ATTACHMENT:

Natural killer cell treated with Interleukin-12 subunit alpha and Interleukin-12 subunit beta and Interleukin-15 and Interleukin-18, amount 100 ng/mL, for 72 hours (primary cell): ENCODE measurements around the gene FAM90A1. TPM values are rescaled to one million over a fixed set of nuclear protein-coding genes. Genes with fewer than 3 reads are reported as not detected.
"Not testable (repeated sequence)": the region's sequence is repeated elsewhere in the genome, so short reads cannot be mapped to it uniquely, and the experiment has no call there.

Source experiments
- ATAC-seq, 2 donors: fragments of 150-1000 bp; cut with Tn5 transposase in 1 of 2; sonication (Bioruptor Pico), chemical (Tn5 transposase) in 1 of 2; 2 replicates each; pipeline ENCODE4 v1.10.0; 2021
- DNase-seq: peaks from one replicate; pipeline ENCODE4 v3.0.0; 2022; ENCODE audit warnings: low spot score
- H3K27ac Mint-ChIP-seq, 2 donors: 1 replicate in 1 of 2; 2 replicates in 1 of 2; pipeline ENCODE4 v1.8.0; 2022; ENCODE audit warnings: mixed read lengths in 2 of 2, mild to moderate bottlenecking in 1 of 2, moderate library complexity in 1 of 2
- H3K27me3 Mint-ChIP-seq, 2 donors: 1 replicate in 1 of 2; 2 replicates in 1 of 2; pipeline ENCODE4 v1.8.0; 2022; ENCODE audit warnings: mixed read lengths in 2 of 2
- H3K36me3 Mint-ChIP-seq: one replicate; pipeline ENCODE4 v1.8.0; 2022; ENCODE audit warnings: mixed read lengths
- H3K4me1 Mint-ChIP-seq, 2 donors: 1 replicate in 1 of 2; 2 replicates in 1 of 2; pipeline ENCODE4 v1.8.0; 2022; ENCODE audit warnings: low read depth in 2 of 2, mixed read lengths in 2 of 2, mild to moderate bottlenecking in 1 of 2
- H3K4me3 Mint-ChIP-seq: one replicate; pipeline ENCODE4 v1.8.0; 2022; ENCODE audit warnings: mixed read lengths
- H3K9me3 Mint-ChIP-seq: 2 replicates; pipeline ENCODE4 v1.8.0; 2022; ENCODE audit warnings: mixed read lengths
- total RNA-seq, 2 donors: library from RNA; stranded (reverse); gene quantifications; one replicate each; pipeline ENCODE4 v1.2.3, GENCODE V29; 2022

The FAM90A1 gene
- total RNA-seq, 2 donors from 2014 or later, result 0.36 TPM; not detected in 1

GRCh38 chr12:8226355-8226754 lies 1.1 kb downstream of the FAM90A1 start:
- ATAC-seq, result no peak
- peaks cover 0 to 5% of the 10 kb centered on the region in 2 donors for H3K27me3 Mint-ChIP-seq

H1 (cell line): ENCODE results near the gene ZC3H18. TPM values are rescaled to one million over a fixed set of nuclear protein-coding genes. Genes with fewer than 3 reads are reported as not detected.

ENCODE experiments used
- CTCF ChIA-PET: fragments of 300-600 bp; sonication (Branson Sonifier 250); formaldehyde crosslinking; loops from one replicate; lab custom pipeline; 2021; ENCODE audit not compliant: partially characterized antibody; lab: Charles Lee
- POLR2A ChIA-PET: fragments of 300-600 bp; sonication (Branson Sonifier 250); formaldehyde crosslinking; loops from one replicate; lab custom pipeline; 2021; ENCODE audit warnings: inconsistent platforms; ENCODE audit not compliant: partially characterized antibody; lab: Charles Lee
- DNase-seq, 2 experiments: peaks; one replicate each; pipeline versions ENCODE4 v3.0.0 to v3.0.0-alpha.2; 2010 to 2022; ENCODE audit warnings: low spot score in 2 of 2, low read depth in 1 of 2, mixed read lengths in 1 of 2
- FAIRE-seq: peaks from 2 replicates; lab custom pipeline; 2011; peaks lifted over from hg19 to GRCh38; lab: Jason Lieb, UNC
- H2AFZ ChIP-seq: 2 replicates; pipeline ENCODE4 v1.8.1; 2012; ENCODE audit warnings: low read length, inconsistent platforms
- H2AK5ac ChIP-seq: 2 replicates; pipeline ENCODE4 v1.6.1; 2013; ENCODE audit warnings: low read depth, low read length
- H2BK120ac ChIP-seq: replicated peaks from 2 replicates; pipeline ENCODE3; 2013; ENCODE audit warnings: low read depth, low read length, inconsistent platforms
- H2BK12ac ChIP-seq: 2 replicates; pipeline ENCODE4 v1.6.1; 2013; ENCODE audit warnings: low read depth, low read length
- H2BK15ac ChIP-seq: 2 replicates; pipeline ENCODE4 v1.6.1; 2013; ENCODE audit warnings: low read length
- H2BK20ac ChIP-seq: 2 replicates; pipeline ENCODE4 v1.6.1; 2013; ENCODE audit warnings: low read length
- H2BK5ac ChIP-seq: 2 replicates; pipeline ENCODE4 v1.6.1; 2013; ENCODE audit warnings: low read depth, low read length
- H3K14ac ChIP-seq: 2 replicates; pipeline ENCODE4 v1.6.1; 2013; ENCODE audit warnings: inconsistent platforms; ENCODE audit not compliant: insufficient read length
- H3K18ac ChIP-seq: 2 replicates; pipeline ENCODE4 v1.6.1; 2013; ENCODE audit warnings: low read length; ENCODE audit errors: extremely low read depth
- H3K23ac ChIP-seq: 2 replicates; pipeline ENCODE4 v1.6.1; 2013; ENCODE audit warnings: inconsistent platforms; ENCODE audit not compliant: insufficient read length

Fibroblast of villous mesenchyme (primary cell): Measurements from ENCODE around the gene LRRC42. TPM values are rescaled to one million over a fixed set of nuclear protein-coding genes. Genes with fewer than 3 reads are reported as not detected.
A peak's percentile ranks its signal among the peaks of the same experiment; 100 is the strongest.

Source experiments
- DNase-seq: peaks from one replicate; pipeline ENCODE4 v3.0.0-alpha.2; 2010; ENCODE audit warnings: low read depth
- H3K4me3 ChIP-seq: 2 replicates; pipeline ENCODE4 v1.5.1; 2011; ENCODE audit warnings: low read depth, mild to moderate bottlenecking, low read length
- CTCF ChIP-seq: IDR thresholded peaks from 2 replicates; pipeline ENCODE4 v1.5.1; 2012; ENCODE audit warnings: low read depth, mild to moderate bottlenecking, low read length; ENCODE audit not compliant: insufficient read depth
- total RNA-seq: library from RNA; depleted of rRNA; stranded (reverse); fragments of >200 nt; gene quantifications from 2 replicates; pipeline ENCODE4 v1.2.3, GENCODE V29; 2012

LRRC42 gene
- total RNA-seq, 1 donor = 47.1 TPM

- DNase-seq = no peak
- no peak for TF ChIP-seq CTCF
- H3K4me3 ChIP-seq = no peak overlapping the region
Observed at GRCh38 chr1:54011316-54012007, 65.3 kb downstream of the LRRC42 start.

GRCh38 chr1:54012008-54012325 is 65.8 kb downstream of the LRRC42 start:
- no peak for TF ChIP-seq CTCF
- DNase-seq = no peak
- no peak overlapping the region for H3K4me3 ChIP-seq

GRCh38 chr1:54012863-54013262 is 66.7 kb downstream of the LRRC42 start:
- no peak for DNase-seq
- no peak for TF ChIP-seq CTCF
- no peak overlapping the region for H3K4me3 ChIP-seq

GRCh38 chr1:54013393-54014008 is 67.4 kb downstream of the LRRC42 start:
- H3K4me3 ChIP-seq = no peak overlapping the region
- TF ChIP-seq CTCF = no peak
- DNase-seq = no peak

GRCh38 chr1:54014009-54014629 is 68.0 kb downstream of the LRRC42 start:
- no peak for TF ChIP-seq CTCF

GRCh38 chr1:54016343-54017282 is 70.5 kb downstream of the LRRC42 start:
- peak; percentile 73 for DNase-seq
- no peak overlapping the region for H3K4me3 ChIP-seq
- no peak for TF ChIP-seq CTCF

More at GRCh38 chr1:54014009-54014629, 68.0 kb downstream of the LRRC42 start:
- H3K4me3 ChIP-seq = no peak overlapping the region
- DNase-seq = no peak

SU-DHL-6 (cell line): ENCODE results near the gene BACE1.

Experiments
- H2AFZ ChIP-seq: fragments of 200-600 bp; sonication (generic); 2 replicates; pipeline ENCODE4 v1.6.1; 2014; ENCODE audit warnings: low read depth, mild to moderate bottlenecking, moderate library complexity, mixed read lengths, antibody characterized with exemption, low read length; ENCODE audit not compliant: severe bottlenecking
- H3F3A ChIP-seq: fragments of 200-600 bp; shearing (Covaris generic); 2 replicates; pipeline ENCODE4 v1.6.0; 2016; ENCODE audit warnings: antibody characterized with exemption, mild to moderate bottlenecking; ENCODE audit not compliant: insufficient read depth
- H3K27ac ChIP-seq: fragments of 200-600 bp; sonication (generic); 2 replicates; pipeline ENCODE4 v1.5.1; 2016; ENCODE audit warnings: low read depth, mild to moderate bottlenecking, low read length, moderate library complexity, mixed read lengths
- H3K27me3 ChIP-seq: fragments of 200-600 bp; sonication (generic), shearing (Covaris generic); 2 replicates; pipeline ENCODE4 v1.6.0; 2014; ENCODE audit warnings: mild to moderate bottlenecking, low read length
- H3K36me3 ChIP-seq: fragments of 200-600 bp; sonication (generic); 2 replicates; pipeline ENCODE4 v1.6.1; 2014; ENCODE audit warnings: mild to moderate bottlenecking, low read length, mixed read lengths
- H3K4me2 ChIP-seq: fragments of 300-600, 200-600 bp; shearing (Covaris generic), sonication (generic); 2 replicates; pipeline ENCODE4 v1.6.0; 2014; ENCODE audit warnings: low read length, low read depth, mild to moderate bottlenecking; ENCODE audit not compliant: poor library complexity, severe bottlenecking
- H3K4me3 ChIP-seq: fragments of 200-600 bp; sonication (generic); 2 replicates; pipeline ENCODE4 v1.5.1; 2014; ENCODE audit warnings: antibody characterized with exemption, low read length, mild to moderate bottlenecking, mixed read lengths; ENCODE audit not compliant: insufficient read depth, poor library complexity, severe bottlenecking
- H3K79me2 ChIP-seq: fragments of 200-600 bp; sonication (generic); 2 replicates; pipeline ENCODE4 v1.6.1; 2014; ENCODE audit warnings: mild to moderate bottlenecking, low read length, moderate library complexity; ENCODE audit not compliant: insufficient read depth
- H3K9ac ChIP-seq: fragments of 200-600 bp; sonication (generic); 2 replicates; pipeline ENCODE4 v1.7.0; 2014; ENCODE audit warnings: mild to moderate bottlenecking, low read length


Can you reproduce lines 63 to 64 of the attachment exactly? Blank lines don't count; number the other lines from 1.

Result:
- no peak overlapping the region for H3K4me3 ChIP-seq
- no peak for TF ChIP-seq CTCF